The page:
It turns out that Microsoft may have skipped Windows 9 and gone straight to 10 for a reason that hearkens back to the age of Y2K.
A Redditor claiming to be a Microsoft developer has given the most plausible reason for the numerically inconsistent name of Windows 10.
Cranbourne said that “early testing revealed just how many third party products had code in the form of Windows 9”, referring to benchmark operating systems Windows 95 and Windows 98.
He said: “This was the pragmatic solution to avoid that.”
Essentially, there is a longstanding code short-cut designed to differentiate between Windows 95 and 98 that wouldn’t grasp that there was now a Windows 9.
Indie developer Christer Kaitila has revealed how many applications use that now-problematic code: it’s well over 4000.
Microsoft, for its part, has said nothing of substance about why it went straight from 8 to 10.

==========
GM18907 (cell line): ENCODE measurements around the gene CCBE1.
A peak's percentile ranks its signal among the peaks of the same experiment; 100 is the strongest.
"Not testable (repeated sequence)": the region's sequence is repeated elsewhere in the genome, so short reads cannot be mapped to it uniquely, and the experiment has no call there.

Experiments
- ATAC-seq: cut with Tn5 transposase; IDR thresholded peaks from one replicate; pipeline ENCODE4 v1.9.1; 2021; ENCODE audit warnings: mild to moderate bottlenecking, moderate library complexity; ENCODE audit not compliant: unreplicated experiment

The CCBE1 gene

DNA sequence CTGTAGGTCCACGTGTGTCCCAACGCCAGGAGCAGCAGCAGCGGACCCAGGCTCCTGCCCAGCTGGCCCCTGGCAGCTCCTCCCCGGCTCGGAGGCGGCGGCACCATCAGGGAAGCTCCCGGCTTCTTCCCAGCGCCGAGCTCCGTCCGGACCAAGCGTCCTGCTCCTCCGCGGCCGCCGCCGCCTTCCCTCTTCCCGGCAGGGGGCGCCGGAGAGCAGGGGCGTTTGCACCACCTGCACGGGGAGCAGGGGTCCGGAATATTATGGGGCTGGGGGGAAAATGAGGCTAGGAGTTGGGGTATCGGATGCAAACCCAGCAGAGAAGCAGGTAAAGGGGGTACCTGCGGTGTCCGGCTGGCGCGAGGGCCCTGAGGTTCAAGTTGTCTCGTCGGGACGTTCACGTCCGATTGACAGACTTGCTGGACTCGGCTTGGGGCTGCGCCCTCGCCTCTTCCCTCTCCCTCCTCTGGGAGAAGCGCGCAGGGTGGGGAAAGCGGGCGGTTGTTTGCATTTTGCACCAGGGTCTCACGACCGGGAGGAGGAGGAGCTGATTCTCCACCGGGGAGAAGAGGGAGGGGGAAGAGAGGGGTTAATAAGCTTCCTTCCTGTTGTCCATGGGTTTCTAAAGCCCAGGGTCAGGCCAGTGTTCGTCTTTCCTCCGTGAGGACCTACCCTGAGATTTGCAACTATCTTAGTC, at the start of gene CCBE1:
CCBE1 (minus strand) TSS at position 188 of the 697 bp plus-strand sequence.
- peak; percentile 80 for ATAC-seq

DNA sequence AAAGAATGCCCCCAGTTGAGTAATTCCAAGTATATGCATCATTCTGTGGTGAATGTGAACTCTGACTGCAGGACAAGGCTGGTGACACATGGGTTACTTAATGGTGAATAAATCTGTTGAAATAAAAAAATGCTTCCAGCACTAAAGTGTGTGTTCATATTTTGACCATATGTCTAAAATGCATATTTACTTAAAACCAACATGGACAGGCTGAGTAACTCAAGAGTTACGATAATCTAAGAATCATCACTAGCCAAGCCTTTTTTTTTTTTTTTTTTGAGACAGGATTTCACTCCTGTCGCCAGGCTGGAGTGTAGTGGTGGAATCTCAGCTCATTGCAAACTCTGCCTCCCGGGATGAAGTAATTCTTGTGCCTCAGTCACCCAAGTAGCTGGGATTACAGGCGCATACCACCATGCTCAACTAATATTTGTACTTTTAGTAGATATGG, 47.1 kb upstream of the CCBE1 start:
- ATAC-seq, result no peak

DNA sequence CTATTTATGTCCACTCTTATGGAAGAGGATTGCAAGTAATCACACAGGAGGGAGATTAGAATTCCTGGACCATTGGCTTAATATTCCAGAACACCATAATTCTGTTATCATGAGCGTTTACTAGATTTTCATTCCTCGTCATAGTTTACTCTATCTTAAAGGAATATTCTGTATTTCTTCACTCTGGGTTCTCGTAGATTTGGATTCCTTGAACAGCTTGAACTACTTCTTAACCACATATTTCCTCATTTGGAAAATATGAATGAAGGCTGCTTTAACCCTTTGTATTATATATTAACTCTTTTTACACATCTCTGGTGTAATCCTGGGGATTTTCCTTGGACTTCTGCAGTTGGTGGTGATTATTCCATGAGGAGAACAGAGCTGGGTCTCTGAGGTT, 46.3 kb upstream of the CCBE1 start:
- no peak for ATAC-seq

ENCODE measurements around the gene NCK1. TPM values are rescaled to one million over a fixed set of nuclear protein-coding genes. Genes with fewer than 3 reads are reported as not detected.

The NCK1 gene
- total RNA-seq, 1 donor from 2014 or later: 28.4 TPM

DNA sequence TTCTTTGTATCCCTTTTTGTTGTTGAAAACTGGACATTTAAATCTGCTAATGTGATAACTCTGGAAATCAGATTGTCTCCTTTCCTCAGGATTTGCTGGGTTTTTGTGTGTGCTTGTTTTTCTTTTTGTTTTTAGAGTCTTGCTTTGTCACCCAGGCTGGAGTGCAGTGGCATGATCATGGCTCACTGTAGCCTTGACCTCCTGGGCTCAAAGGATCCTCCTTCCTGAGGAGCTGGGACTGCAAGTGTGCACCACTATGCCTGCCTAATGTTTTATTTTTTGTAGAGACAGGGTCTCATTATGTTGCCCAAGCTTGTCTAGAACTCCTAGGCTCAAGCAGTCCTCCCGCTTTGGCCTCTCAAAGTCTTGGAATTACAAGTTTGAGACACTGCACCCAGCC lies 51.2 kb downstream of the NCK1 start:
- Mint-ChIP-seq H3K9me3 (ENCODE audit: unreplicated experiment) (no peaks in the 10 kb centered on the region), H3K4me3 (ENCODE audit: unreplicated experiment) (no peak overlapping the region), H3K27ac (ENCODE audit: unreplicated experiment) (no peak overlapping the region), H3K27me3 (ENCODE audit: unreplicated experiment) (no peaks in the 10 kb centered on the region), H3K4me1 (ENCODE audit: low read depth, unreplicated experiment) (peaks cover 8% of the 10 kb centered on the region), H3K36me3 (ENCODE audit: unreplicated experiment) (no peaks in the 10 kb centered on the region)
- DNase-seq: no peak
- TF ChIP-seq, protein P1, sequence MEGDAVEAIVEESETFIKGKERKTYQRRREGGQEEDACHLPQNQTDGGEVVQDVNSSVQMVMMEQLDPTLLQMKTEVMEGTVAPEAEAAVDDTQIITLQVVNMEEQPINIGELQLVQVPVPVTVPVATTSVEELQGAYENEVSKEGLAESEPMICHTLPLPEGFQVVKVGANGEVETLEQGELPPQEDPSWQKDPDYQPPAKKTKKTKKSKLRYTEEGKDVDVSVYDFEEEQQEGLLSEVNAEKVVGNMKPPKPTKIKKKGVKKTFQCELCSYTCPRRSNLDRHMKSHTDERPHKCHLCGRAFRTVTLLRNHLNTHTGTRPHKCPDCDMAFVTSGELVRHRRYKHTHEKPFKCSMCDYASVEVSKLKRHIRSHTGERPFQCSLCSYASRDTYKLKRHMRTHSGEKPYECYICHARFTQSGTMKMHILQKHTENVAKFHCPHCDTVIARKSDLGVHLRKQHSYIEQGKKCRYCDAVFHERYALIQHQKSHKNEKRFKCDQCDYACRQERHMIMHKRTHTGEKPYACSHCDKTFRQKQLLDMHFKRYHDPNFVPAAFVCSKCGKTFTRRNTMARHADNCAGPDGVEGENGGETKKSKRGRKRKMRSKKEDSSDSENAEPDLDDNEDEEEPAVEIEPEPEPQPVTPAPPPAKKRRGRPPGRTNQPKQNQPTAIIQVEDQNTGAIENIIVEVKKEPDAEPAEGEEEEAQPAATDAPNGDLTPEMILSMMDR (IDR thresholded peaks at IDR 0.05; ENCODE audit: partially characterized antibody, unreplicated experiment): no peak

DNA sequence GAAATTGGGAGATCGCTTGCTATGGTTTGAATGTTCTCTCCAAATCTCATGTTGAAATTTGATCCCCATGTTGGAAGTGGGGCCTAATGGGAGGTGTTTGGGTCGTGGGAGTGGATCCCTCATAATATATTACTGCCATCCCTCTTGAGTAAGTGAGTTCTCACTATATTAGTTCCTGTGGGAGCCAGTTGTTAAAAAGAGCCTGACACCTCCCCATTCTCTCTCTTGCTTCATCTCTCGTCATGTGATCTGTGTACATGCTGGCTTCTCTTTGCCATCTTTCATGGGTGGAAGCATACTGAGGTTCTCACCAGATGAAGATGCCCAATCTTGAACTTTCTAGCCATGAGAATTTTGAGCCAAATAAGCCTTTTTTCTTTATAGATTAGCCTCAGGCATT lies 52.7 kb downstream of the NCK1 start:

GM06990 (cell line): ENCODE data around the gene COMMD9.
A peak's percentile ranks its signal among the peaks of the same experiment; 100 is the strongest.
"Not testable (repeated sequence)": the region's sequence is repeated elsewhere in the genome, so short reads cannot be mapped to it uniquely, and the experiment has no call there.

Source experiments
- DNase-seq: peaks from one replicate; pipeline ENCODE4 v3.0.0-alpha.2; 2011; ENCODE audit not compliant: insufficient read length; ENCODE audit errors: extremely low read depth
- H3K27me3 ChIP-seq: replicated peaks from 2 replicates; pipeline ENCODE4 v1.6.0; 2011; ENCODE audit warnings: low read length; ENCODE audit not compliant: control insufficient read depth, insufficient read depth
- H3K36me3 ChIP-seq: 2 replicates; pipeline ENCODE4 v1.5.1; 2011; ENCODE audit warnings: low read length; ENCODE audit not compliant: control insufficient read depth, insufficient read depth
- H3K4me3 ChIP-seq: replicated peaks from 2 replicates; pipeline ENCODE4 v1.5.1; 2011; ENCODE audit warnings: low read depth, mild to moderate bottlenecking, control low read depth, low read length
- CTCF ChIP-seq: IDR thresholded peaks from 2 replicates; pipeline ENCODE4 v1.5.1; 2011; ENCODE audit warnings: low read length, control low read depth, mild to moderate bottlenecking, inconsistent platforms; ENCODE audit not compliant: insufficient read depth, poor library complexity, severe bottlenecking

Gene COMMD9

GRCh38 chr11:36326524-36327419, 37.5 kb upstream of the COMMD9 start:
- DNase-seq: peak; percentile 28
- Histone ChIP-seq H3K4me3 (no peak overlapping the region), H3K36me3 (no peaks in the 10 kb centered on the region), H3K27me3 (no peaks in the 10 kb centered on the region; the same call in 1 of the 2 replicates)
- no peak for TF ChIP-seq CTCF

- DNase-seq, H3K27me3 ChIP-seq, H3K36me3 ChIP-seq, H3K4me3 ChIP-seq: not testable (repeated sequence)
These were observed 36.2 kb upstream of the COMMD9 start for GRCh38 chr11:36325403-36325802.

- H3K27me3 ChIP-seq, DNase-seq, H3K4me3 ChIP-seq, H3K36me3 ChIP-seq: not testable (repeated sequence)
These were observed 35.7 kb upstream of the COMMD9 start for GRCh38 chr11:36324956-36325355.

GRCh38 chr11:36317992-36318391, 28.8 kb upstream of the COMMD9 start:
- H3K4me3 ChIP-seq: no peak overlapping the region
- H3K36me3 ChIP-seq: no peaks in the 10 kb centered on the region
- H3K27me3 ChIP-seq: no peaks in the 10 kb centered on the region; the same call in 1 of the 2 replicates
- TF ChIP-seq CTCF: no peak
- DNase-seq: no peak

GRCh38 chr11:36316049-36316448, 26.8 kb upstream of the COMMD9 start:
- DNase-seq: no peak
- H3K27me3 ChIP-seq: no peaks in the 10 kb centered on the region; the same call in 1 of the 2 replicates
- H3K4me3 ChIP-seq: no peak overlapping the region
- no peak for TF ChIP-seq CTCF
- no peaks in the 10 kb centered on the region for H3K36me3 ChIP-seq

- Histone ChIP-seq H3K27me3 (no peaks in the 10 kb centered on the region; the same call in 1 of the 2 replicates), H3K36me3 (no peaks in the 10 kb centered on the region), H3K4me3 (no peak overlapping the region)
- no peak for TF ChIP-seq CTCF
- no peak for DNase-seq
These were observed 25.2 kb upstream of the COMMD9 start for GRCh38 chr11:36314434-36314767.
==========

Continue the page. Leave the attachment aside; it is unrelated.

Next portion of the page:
Some have speculated that Microsoft was trying to distance itself from the Windows 8 debacle, with 10 seen as a more of a ‘fresh start’ number than 9.
At the OS’ launch on Tuesday, Microsoft Executive said: “When you see the product in your fullness I think you'll agree with us that it's a more appropriate name.”
More on Windows 10: Microsoft launches Windows 10
And a spokesman told Gizmodo: "Windows 10 carries Windows forward into a new way of doing things. It is not an incremental change, but a new Windows that will empower the next billion users."
So until they tell us otherwise, we’re going assume that Windows 10 is not 9 because of some lacklustre coding foresight about 20 years ago.